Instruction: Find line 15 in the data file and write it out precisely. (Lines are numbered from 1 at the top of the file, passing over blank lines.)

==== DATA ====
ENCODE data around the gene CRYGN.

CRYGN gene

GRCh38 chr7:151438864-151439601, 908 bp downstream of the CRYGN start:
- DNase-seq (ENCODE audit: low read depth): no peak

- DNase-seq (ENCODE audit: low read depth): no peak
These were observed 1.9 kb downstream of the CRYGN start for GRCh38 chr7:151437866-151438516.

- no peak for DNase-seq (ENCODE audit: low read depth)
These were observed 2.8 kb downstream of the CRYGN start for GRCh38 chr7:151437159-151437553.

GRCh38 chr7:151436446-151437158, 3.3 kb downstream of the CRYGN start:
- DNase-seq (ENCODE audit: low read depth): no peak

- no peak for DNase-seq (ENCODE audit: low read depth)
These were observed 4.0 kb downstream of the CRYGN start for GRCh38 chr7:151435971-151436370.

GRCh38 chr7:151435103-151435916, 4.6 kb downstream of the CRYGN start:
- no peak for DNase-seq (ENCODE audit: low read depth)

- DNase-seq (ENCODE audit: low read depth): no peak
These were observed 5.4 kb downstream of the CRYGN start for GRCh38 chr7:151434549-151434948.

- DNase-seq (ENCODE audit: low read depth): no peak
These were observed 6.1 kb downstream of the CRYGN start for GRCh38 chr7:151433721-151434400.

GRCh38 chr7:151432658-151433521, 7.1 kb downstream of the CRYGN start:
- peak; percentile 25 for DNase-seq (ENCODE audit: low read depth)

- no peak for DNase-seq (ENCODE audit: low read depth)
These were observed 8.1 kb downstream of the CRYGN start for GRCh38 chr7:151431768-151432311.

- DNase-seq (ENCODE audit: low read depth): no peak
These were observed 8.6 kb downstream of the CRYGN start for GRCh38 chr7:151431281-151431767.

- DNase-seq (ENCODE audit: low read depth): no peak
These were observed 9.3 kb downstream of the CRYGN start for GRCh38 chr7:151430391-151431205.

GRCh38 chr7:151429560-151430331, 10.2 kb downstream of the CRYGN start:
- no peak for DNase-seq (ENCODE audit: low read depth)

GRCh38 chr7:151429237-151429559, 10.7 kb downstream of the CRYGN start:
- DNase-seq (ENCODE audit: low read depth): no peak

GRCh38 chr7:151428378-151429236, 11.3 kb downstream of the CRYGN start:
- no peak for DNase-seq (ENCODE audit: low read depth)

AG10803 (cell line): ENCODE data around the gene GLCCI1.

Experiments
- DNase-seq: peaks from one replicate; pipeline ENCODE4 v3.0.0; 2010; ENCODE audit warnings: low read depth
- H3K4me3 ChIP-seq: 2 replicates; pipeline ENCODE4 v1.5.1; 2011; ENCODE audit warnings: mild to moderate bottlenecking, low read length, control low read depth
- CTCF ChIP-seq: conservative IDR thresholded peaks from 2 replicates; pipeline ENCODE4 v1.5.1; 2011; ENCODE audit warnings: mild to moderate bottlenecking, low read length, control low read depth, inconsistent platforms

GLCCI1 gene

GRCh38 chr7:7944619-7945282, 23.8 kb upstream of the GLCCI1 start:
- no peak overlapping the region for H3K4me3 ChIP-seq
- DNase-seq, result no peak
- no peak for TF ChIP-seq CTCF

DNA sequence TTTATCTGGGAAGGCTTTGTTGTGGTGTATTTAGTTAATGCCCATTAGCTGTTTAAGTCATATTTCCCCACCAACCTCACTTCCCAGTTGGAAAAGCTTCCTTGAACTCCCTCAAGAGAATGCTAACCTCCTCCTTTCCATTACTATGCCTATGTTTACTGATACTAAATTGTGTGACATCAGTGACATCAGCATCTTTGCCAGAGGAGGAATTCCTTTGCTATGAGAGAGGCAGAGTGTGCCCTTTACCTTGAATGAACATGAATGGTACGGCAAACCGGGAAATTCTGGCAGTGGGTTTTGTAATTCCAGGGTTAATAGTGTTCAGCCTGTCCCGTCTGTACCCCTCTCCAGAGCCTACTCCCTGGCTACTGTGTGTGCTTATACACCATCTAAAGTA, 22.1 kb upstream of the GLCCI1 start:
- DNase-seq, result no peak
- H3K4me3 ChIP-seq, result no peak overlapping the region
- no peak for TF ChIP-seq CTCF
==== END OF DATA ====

- DNase-seq (ENCODE audit: low read depth): no peak